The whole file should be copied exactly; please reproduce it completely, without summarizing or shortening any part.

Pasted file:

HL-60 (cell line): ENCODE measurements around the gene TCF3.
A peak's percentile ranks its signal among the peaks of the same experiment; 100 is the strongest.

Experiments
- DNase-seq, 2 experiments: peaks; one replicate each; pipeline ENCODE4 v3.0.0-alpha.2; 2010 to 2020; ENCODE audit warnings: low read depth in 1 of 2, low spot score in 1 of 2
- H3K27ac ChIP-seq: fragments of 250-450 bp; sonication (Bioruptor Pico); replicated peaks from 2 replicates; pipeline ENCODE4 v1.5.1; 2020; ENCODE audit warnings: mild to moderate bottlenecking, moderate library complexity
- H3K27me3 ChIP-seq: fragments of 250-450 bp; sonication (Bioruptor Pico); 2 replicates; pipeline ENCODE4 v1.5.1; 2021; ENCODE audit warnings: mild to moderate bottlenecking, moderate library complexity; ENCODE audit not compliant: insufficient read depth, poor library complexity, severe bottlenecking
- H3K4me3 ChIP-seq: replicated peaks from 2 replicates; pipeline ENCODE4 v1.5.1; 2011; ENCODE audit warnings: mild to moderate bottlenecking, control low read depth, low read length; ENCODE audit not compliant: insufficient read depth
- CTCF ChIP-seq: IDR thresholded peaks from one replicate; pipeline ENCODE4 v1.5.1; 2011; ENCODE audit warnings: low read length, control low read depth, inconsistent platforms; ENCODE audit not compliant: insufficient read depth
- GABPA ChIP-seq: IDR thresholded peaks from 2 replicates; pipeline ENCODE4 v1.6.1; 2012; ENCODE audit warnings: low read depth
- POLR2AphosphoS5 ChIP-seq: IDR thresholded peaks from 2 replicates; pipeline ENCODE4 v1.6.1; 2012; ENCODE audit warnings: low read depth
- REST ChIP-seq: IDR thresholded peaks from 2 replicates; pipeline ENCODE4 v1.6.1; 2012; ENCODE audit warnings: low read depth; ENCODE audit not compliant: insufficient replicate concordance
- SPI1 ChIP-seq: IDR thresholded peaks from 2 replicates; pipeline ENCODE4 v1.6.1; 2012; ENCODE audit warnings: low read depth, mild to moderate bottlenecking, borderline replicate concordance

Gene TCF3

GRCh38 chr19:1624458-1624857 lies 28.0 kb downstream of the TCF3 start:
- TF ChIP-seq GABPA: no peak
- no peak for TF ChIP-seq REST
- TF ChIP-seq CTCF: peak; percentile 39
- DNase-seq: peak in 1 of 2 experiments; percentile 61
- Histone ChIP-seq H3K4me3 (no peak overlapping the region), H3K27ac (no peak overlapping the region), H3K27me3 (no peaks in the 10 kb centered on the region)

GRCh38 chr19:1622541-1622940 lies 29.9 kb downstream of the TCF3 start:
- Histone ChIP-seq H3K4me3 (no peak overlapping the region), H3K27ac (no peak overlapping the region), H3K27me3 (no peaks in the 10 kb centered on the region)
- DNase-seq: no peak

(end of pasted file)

HL-60 (cell line): ENCODE measurements around the gene TCF3.
A peak's percentile ranks its signal among the peaks of the same experiment; 100 is the strongest.

Experiments
- DNase-seq, 2 experiments: peaks; one replicate each; pipeline ENCODE4 v3.0.0-alpha.2; 2010 to 2020; ENCODE audit warnings: low read depth in 1 of 2, low spot score in 1 of 2
- H3K27ac ChIP-seq: fragments of 250-450 bp; sonication (Bioruptor Pico); replicated peaks from 2 replicates; pipeline ENCODE4 v1.5.1; 2020; ENCODE audit warnings: mild to moderate bottlenecking, moderate library complexity
- H3K27me3 ChIP-seq: fragments of 250-450 bp; sonication (Bioruptor Pico); 2 replicates; pipeline ENCODE4 v1.5.1; 2021; ENCODE audit warnings: mild to moderate bottlenecking, moderate library complexity; ENCODE audit not compliant: insufficient read depth, poor library complexity, severe bottlenecking
- H3K4me3 ChIP-seq: replicated peaks from 2 replicates; pipeline ENCODE4 v1.5.1; 2011; ENCODE audit warnings: mild to moderate bottlenecking, control low read depth, low read length; ENCODE audit not compliant: insufficient read depth
- CTCF ChIP-seq: IDR thresholded peaks from one replicate; pipeline ENCODE4 v1.5.1; 2011; ENCODE audit warnings: low read length, control low read depth, inconsistent platforms; ENCODE audit not compliant: insufficient read depth
- GABPA ChIP-seq: IDR thresholded peaks from 2 replicates; pipeline ENCODE4 v1.6.1; 2012; ENCODE audit warnings: low read depth
- POLR2AphosphoS5 ChIP-seq: IDR thresholded peaks from 2 replicates; pipeline ENCODE4 v1.6.1; 2012; ENCODE audit warnings: low read depth
- REST ChIP-seq: IDR thresholded peaks from 2 replicates; pipeline ENCODE4 v1.6.1; 2012; ENCODE audit warnings: low read depth; ENCODE audit not compliant: insufficient replicate concordance
- SPI1 ChIP-seq: IDR thresholded peaks from 2 replicates; pipeline ENCODE4 v1.6.1; 2012; ENCODE audit warnings: low read depth, mild to moderate bottlenecking, borderline replicate concordance

Gene TCF3

GRCh38 chr19:1624458-1624857 lies 28.0 kb downstream of the TCF3 start:
- TF ChIP-seq GABPA: no peak
- no peak for TF ChIP-seq REST
- TF ChIP-seq CTCF: peak; percentile 39
- DNase-seq: peak in 1 of 2 experiments; percentile 61
- Histone ChIP-seq H3K4me3 (no peak overlapping the region), H3K27ac (no peak overlapping the region), H3K27me3 (no peaks in the 10 kb centered on the region)

GRCh38 chr19:1622541-1622940 lies 29.9 kb downstream of the TCF3 start:
- Histone ChIP-seq H3K4me3 (no peak overlapping the region), H3K27ac (no peak overlapping the region), H3K27me3 (no peaks in the 10 kb centered on the region)
- DNase-seq: no peak